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Columbia GSAPP Studio 2018: Art House / Art Fair

In Fall 2018, vPPR taught an advanced studio called ‘Art House’ at Columbia University Graduate School of Architecture (GSAPP), which explored introducing artist housing to a neighbourhood in the South Bronx, associated with Frieze Art Fair.

For one week each year in May, the entire international art community lands on Randall’s Island to buy, sell, collect, invest, review, observe, consume, discuss and display art at Frieze Art Fair. Launched in 2012, Frieze New York is now considered New York’s most important art fair, annually generating multi-million dollar revenues (a large booth costs a gallery $125,000), contributing to New York’s image as a global cultural capital. Hosted inside SO-IL’s elegantly designed tent and more recently Universal Design Studio’s “temporary town for art”1, Frieze is not only a commercial trade fair for gallerists, collectors and artists, but also a critical cultural event open to the general public as well – albeit at a price of $48 a day – programmed with an array of talks, screenings, an outdoor sculpture park, special artist commissions, fringe and outreach events, and more. For the remaining 51 weeks of the year, there is barely a trace of the art world or any lasting investment for adjacent existing communities. Should art fairs, such as Frieze, be held accountable, beyond their temporary staging, to deliver permanent social and cultural infrastructure to strengthen the local community?

Process

Today majority-owned by Hollywood entertainment, sports, and fashion company Endeavor, Frieze has moved since its inception from media (founded first as an art magazine in 1991 by Amanda Sharp and Matthew Slotover in the UK) to art fairs (Frieze Art Fair was launched in 2001 in London) and now potentially to… real estate. We will hijack and interrogate Frieze’s unrealized 2016 “Frieze South Bronx” proposal by Marvel Architects, which envisaged an arts district in the South Bronx incorporating housing, art galleries, restaurants, artists’ studios and collaborative workspace across 280 acres. The project was to be located in the industrial Port Morris and Mott Haven areas, currently consisting of municipal buildings, scrap metal facilities, and family-run manufacturers. It has less than 2600 residents, of which more than 40 percent live in poverty. Only 10 minutes north from Randall’s Island, and not far from Gavin Brown’s enterprise and Elizabeth Dee Gallery, does this area have the capacity and drive to be transformed like Soho in the 1970s and Chelsea in the 2000s into a vibrant art community? Can global brand art fairs become community developers and if so, what when wrong with Frieze’s ambitious plan?2 And how can the high end art scene live side by side one of the poorest communities of New York City?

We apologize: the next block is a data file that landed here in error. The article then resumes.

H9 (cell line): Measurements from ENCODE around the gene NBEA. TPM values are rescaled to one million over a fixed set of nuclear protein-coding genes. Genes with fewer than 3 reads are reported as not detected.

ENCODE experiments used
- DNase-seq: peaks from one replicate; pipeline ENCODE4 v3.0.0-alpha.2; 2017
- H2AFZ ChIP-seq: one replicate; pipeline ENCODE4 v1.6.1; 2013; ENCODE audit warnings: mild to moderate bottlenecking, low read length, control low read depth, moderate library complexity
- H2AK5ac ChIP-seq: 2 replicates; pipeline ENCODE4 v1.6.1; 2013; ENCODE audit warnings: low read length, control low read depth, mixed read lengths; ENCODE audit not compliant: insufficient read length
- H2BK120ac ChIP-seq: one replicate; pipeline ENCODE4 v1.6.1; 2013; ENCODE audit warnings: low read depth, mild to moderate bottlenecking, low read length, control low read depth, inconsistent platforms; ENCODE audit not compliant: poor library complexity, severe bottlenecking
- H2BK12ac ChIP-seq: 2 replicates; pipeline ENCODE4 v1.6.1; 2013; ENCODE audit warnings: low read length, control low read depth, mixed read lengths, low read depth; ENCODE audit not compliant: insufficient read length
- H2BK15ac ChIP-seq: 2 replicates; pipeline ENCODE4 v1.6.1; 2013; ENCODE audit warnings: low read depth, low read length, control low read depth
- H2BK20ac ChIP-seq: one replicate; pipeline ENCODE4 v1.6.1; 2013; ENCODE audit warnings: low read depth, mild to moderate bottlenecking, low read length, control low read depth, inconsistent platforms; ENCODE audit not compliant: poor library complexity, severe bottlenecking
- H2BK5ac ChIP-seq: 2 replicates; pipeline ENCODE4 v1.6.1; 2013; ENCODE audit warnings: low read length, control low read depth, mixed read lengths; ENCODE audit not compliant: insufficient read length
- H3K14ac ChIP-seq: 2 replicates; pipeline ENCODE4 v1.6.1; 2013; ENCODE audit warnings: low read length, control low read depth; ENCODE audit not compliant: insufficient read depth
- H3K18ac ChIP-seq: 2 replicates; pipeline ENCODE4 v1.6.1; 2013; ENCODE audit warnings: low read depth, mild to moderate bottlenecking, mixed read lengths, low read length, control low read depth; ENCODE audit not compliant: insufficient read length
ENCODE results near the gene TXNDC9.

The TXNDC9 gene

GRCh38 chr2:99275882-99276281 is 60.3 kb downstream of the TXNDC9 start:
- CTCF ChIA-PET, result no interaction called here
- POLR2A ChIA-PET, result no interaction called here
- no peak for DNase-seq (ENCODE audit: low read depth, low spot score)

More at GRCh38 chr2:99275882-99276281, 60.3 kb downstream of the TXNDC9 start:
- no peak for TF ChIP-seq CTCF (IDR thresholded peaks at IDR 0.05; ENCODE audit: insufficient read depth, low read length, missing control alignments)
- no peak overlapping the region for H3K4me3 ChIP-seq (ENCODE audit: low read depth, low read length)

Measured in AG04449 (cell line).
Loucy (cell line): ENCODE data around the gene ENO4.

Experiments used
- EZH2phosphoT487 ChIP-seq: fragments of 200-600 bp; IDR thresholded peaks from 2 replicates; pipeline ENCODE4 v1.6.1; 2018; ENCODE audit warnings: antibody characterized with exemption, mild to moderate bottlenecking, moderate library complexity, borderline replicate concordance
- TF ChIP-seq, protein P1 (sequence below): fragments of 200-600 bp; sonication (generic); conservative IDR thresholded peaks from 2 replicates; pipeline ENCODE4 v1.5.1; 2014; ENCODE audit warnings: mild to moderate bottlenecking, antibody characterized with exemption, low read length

Whilst the circumstances of the Frieze’s failed plan have been buried, the studio will propose alternatives that embed art infrastructure into the community with both bottom-up and top-down strategies whilst also considering its relationship to the DCLA (New York City of Cultural Affairs) and Create NYC’s Cultural Plan published in July 2017. By appropriating certain programmatic intentions of Frieze’s brief, we will continue our investigation from last year into the potential of hybridizing places of art display and affordable housing for artists, on the premise that they are mutually interdependent for the production of art. We will propose mixed use hubs funded by Frieze combining permanent affordable housing for both existing local residents and artists, as well as art exhibition/event spaces run by the local community in affiliation with Frieze, which will be activated for fringe events during the fair. In order to succeed, the proposals must be financially sustainable and fully integrate into the community, consulting local stakeholders, and being able to control the inevitable waves of gentrification.

 

Over a series of short briefs, the studio researched artists, precedents, art institutions and sites to create new artist housing typologies in the South Bronx associated to Frieze Art Fair NYC. In Fall 2018, our students included:

 

Andrew Grant, Aris Minaretzis, Chen Xian, Fiona Ho, Kevin Sani, Yifang Zuo, Kurt Schumacher, Minhui Zhou, Suheng Li, Yifan Huang, Cynthia Wang, Mariella Tzakis